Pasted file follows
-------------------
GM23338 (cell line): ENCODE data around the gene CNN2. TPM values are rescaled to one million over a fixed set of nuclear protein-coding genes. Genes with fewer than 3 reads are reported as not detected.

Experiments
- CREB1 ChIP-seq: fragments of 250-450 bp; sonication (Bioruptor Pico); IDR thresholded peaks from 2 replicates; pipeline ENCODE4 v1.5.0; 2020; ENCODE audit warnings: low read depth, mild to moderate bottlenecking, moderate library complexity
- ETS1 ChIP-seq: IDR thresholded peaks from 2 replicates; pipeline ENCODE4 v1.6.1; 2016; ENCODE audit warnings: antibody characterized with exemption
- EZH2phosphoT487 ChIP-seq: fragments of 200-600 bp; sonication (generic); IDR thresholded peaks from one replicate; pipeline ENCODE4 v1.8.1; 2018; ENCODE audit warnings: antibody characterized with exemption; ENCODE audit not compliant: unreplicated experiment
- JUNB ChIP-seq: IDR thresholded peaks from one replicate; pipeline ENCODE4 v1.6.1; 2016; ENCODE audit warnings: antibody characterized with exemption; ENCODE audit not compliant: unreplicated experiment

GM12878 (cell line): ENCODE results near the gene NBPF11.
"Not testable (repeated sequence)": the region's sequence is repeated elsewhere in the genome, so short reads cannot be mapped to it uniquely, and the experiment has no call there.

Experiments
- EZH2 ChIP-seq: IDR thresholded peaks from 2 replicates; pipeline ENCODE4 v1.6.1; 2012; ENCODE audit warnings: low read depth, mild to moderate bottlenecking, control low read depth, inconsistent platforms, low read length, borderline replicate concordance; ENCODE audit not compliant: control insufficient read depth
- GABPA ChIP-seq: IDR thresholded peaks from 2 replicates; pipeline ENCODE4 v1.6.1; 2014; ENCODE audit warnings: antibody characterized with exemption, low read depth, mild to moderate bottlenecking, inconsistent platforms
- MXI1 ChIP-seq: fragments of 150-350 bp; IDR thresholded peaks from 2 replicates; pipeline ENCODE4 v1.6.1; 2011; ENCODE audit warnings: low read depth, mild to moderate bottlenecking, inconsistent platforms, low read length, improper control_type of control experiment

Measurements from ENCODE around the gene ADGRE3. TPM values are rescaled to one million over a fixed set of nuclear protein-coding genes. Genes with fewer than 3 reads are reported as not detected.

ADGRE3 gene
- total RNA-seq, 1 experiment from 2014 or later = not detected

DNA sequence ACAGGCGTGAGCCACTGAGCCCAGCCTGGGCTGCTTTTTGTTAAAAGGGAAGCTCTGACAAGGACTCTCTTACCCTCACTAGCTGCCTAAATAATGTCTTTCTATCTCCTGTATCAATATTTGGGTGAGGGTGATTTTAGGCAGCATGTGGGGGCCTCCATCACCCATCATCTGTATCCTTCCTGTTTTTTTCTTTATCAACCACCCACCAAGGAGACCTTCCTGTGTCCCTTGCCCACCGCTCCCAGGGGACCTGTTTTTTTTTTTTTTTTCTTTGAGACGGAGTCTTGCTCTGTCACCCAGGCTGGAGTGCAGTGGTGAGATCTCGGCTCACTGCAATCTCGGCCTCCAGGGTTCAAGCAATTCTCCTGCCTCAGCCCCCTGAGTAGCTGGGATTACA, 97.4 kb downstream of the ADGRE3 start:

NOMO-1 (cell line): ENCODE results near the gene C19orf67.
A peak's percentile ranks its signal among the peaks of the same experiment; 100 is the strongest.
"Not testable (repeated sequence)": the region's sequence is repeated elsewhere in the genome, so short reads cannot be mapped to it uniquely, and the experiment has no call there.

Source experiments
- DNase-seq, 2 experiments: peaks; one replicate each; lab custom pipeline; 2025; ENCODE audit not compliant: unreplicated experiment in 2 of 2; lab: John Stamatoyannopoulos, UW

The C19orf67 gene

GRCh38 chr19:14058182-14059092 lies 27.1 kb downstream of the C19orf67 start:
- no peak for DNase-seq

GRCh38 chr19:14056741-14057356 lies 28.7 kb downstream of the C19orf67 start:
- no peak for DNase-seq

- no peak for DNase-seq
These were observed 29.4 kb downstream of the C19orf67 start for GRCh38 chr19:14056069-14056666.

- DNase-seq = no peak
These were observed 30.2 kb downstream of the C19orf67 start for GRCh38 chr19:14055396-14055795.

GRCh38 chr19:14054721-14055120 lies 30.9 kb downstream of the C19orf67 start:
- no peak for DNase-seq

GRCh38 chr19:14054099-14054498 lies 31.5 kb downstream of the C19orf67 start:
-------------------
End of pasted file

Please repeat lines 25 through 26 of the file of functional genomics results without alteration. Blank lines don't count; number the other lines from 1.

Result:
GRCh38 chr19:14056741-14057356 lies 28.7 kb downstream of the C19orf67 start:
- no peak for DNase-seq